A greater concern when it comes to gameplay is the fact that players in rural areas don’t have a large variety of pokémon to discover, and PokéStops are much rarer. The app determined PokéStop and gym locations based on submissions from players of Niantic’s other augmented reality game, Ingress, and as such, big city players have far more resources available to them.
PoGo is helping to pave the way for augmented reality games of the future, and in the meantime I think we can all stand to have a little more fun in the world.
Niantic has said this is something they’ll address in the future, but for now there’s not much incentive for rural players to use the game unless they want a glorified pedometer. (And there are other games that do this better!)
I think PoGo‘s strength as a Pokémon-branded game combined with its unique augmented reality angle will keep it going strong for some time, especially if Niantic continues to built the social side of things with an ability to trade or interact with fellow trainers.
A Solid Start and Charitable Causes
Will I keep playing PoGo in the future? Maybe on and off. I don’t think there’s enough to keep me riveted right now, but I will say it’s reignited my urge to walk, and it’s nice to have when I need extra incentive to get off my butt.
I also find myself somewhat interested in the upcoming Sun and Moon games, despite not having played Pokémon since Ruby…
Better still, I was introduced to WoofTrax (Walk for a Dog) while playing PoGo. I highly recommend PoGo players and walkers/runners in general use it, as it donates money to dog shelters per every mile walked.
… A few of them may pick up a book, make a new acquaintance or otherwise reconnect with the reality the app professes to support.
Even if you’re a triathlete it’s unlikely your walking will contribute a huge amount to the cause, but the more people use it, the more gets donated. It takes very little memory and shelters (especially no-kill) can use every bit of support!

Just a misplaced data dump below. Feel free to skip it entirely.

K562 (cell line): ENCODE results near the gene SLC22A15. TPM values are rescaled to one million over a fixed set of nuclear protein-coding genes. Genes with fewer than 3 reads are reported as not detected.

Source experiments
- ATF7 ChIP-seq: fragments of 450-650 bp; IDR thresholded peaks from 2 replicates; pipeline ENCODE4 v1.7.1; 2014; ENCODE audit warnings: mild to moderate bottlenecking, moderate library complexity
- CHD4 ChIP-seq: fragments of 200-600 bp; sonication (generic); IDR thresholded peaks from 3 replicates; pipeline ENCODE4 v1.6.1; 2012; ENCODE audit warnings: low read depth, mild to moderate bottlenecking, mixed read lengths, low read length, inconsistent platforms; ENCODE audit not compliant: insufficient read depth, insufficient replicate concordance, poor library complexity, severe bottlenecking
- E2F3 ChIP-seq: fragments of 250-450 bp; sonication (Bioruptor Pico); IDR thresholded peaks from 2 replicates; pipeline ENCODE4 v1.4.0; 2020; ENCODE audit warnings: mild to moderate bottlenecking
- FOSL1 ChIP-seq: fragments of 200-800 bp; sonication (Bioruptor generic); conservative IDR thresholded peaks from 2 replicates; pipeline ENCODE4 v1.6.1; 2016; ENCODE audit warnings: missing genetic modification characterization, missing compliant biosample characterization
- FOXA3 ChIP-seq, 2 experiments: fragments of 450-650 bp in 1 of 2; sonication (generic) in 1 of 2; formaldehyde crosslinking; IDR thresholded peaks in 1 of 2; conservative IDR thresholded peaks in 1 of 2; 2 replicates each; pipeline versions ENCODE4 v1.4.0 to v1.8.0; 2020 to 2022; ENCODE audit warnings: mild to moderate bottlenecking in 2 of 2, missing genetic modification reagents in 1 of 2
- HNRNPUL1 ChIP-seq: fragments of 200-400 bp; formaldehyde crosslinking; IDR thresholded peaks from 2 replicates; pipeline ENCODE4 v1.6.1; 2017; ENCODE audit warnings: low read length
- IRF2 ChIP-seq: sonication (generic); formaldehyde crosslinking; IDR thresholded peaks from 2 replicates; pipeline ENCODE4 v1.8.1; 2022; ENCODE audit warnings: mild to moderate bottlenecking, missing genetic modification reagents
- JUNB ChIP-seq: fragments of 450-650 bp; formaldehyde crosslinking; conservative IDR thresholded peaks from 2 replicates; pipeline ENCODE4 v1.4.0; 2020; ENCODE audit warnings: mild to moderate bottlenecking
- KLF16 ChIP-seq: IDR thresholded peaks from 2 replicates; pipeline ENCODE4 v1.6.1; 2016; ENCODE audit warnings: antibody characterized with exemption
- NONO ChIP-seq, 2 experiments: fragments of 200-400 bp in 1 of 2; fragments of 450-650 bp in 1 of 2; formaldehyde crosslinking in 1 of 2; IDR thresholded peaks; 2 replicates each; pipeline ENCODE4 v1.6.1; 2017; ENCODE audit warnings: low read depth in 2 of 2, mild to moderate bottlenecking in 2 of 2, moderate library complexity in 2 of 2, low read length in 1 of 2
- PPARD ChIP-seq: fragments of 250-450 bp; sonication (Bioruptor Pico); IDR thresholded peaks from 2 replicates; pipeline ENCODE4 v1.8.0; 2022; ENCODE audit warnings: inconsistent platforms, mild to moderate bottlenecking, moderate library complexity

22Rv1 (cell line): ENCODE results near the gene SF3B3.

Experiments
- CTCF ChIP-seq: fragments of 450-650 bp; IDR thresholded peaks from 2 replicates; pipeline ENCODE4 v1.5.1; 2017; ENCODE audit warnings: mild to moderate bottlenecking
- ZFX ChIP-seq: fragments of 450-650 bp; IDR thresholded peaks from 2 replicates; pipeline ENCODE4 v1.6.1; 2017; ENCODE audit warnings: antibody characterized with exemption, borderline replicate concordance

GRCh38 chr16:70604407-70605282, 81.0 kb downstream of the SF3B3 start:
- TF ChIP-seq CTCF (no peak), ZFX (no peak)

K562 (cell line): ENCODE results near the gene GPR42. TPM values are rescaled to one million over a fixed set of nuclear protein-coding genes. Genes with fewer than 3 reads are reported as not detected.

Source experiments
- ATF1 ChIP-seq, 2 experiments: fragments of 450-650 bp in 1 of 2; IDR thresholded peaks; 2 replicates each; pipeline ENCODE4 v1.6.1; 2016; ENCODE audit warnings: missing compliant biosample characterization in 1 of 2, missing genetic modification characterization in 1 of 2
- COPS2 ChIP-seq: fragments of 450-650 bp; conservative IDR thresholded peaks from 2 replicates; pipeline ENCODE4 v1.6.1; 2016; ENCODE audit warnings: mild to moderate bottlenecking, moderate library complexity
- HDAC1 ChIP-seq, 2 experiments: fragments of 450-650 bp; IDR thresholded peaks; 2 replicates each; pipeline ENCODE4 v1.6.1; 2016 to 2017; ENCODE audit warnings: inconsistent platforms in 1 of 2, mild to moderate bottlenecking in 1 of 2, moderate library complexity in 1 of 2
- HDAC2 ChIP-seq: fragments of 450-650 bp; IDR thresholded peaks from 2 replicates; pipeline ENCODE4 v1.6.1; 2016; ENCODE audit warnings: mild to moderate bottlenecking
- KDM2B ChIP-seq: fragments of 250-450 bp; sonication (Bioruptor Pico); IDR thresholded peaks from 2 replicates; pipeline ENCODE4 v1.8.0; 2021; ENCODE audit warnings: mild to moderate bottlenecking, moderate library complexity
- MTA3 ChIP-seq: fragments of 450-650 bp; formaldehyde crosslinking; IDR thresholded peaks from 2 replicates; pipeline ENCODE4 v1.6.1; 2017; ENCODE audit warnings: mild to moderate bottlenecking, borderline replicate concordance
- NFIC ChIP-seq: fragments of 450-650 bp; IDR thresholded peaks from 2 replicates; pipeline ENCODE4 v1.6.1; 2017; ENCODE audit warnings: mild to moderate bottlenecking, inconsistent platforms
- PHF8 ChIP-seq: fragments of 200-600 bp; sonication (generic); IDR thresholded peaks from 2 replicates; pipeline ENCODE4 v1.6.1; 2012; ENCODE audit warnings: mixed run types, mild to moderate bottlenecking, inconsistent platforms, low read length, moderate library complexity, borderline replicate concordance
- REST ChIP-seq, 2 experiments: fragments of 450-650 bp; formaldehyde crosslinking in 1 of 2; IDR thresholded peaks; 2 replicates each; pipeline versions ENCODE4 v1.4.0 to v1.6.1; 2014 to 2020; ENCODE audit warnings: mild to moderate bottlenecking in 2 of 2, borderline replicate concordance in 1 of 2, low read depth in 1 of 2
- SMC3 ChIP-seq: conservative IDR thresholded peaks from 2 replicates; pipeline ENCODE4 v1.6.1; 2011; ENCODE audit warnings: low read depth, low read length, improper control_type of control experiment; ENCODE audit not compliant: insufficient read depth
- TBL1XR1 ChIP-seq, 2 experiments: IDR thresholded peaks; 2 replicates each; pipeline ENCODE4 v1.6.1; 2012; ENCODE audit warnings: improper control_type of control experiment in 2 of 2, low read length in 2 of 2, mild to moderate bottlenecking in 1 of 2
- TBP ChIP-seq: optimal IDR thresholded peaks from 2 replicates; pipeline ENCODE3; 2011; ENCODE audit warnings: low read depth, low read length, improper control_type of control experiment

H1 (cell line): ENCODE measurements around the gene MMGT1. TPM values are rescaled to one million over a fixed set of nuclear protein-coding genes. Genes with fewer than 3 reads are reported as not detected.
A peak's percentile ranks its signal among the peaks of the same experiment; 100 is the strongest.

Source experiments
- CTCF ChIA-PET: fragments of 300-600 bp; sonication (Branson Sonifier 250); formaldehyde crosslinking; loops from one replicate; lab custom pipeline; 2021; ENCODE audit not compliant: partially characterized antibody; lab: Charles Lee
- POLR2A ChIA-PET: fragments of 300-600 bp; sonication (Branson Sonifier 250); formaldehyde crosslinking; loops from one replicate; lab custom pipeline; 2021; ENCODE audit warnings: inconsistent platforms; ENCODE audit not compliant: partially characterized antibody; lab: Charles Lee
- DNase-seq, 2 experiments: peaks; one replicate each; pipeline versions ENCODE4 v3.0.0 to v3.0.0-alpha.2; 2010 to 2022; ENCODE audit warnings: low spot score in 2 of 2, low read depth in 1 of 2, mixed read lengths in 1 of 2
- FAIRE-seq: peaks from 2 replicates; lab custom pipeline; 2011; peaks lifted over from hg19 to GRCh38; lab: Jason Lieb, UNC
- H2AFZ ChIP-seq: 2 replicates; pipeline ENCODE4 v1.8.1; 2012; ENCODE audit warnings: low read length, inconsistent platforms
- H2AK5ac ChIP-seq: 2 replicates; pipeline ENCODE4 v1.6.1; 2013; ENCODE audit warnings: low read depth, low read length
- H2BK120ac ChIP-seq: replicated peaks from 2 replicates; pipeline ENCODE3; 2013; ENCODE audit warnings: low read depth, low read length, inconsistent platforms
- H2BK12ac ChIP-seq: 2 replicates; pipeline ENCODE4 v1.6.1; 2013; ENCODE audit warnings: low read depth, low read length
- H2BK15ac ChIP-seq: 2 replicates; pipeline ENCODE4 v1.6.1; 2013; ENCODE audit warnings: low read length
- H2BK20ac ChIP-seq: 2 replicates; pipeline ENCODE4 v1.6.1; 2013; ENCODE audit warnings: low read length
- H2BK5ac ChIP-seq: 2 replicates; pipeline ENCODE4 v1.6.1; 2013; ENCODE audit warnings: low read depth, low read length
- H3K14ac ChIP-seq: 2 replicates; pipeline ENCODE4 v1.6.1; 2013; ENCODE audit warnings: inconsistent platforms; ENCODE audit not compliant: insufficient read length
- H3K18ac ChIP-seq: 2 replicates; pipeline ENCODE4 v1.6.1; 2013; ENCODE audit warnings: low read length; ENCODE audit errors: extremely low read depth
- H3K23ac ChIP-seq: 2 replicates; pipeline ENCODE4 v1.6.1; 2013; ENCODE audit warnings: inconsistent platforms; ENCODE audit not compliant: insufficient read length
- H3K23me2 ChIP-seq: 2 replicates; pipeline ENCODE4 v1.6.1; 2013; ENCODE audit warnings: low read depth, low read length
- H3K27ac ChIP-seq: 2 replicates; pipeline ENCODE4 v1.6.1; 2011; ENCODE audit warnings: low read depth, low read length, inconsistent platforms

PoGo is clearly helping to pave the way for augmented reality games of the future, and I think we can all stand to have a little more fun in the world. Despite some people making trouble, it’s good to see many are finding common ground thanks to the game.
Another nice feature is that stores and community centers have become PokéStops or gyms, providing incentive for people to gather and spend more time at those locations. Restaurants can get more business, parks become bigger meeting places, and even libraries are getting the pokémon treatment.
While a few people will undoubtedly just waste time there and remain in their bubble, a few of them may pick up a book, make a new acquaintance or otherwise reconnect with the reality the app professes to support. And that’s a laudable thing since gaming can become so insular at times.
A Few Tricks for the Road
But I’m not blasting off yet! If you’re thinking of starting your trainer journey, here are some extra tips and fun to send you on your way.
To start: My first pokémon was a pikachu. “But they only give you Squirtle, Charmander or Bulbasaur at the beginning!”
Not true, my little friend. Pikachu is there, but he’s a secret, so you have to do some extra leg work to make him appear.
When you’re offered the standard starter pokemon, run away from them several times. They’ll attempt to keep popping in front of you, but just ignore them like you would a member of Team Rocket.
It will take 3-4 tries, but after you do this a pikachu will finally appear as one of your options.
While starter pokemon aren’t all that useful late game, it’s a good way to get a fairly rare pokemon early on and lord it over your friends.
Another thing to keep in mind is that at level 5, you’ll be asked to join one of the trainer teams.
You’ll likely want to choose the same team as your friends so that you can battle rival gyms together, although choosing opposing sides can also allow you to battle back and forth at gyms to gain extra exp.
When it comes to the “persona” of the different teams and their leaders, Valor and Mystic have fairly good reputations (Candela is fiery and tough, Blanche is cool and intellectual) while Instinct and Spark… well, Instinct is special. Healthy rivalry, everyone!
Have fun training everyone, and remember to roam smartly!